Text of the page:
Project|| Introducing catch-and-release fishing in Mongolia. (completed as employee of Rare)
Location|| Six villages along the Onon River, Mongolia.
Clients|| World Wildlife Fund – Mongolia; Mongolia River Outfitters; Asia Development Bank.
Social Challenge|| Local fishermen greatly enjoy fishing for the “monster fish”, taimen, in the Onon River as it is a large, strong predator fish that puts up a good fight and makes for a fun sport. Overfishing of taimen by local fishers has reduced its numbers, especially of the larger ones, which creates an imbalance in the river ecosystem.
Audience Insight|| Mongolians do not rely on fish for their source of protein, so taimen fishing is purely for recreation. Based on observational, qualitative, and quantitative research, it became clear that fishers killed taimen they caught to hang on their wall as a form of bragging rights. Additionally, many fishers were not aware how unique taimen fish are to their villages and country, or how to properly release a fish after it’s caught.
Communication Strategy|| “If you catch and release taimen, you can save the largest, longest living fish and protect your own recreational fun”. This strategy was designed to showcase two benefits for adopting catch-and-release behavior that would be personally meaningful for fishers: saving a species that is unique to their home while still enjoying their sport fishing habits. Campaign messages and materials demonstrated the proper techniques for catch-and-release fishing, while introducing a new norm of taking photos of the catch for bragging rights instead of hanging taimen on their walls.
Outreach Plan|| In addition to reaching the entire community through events, printed materials, and outdoor signage, heavy investment was made on a group of 30 well-known, popular fishers who lived and fished in the 6 villages. These fishers were key influencers over all other fishers, yet caught the most fish illegally. WWF-Mongolia worked closely with these fishers to form local fishing clubs, provide training and support in adopting catch-and-release fishing practices, and empowered them to steward and protect the river. This effort included regular fishing club meetings, clothing that identified them as fishing club members and taimen stewards, provision of digital cameras to capture photos of taimen caught, and training in removing barbs from fishing hooks and proper methods for safely releasing fish.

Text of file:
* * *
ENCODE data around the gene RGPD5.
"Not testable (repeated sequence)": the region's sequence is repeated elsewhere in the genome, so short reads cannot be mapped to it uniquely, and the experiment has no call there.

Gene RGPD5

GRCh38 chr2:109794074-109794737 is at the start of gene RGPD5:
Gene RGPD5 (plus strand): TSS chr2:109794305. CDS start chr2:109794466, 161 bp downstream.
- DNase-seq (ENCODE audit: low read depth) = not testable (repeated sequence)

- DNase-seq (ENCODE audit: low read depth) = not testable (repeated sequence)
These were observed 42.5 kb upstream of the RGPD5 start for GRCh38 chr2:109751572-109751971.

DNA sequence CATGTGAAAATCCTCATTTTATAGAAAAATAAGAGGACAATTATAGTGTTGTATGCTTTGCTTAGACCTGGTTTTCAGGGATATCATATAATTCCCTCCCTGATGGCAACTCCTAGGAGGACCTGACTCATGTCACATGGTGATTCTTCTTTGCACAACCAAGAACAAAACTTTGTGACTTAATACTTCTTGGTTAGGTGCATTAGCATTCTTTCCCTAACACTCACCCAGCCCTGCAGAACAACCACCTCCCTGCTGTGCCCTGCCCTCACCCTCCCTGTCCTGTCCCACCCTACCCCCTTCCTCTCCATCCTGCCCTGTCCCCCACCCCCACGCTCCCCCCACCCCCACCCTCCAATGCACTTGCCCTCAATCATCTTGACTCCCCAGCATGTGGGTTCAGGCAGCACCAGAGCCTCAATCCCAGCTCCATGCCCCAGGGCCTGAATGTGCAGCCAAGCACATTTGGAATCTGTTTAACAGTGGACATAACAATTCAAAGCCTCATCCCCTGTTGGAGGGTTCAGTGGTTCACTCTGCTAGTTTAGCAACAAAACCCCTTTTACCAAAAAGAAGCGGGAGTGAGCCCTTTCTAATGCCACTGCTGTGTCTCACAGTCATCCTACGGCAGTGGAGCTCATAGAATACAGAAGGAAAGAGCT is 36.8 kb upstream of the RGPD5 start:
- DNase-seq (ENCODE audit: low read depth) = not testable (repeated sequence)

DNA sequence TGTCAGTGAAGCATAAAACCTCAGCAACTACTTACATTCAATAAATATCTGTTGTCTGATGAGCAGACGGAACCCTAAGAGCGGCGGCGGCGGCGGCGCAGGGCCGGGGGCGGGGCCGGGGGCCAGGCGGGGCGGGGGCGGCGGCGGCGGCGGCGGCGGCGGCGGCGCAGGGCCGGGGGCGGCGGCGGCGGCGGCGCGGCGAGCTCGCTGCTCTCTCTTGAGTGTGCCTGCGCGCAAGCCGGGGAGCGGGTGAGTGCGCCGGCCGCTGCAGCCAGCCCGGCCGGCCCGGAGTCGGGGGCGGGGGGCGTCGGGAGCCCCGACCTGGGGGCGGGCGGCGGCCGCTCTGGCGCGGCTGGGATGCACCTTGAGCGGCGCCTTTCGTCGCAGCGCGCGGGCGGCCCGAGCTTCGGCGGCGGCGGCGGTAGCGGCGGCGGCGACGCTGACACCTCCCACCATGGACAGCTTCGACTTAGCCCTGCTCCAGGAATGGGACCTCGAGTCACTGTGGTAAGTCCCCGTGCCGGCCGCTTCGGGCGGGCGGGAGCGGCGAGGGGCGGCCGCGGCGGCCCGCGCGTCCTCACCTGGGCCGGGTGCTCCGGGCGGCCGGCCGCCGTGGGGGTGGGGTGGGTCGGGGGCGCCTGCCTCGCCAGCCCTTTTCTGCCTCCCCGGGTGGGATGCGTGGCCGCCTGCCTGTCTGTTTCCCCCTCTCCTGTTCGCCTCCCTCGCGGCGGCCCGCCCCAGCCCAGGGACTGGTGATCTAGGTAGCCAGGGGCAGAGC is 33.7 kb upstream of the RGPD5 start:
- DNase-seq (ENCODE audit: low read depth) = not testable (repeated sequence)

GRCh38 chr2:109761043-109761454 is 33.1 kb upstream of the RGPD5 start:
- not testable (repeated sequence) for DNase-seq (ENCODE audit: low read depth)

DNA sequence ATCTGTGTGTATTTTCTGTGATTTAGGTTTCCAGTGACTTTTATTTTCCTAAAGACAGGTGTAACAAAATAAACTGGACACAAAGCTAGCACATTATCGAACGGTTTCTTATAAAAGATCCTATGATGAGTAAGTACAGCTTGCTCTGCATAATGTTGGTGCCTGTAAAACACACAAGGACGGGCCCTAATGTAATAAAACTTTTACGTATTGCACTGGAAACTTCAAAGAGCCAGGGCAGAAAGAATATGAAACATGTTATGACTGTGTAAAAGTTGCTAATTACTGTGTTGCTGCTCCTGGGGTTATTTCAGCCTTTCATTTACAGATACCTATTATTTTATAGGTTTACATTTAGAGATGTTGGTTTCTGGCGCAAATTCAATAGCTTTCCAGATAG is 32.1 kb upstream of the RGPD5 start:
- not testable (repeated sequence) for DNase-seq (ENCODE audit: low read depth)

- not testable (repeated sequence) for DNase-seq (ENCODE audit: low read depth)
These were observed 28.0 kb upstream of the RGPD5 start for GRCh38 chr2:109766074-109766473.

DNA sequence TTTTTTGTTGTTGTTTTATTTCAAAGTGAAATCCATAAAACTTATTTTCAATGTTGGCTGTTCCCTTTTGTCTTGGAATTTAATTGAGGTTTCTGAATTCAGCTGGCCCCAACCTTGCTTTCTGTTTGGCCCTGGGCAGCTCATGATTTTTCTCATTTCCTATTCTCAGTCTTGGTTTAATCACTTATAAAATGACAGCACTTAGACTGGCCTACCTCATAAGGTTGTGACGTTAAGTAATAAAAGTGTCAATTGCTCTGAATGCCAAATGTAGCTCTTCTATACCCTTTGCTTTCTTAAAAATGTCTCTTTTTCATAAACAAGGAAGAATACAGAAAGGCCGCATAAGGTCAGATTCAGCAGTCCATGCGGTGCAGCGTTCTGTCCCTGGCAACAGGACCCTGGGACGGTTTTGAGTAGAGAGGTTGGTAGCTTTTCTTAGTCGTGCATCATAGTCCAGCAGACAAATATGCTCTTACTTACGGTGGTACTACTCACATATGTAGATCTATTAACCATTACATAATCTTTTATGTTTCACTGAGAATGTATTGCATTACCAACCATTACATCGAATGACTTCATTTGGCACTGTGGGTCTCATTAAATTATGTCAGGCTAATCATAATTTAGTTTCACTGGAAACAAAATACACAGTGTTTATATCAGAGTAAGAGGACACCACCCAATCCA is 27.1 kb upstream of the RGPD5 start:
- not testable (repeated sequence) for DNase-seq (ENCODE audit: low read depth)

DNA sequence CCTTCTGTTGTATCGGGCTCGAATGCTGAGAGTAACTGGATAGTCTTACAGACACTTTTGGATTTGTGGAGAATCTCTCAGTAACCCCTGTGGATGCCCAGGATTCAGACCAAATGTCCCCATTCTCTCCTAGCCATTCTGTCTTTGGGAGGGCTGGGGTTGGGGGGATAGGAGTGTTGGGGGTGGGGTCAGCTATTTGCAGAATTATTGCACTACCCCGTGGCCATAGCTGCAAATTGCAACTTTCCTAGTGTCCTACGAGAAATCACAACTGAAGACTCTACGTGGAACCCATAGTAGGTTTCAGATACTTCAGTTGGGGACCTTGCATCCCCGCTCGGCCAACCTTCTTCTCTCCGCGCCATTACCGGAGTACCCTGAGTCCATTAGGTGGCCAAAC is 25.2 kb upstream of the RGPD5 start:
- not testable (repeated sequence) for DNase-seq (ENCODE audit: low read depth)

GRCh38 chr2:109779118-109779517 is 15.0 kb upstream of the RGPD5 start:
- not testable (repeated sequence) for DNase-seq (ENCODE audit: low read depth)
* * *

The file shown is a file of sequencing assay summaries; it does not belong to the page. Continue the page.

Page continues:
- During the first summer of the campaign, members of the fishing club took 250 photos of taimen they caught and successfully released and returned to the river.
- Discussions among fishers about releasing taimen back to the river instead of keeping it increased by 75pp in one year (12.3% to 87.3%), and 76.9% of fishers answered “take a catch-and-release picture with camera” when asked the question “how do you show to others you are a good fisherman?”
- Taimen population increased 48.7% (~288 fish) in the first year, and has continued to grow as the catch-and-release campaign has expanded to other parts of the country.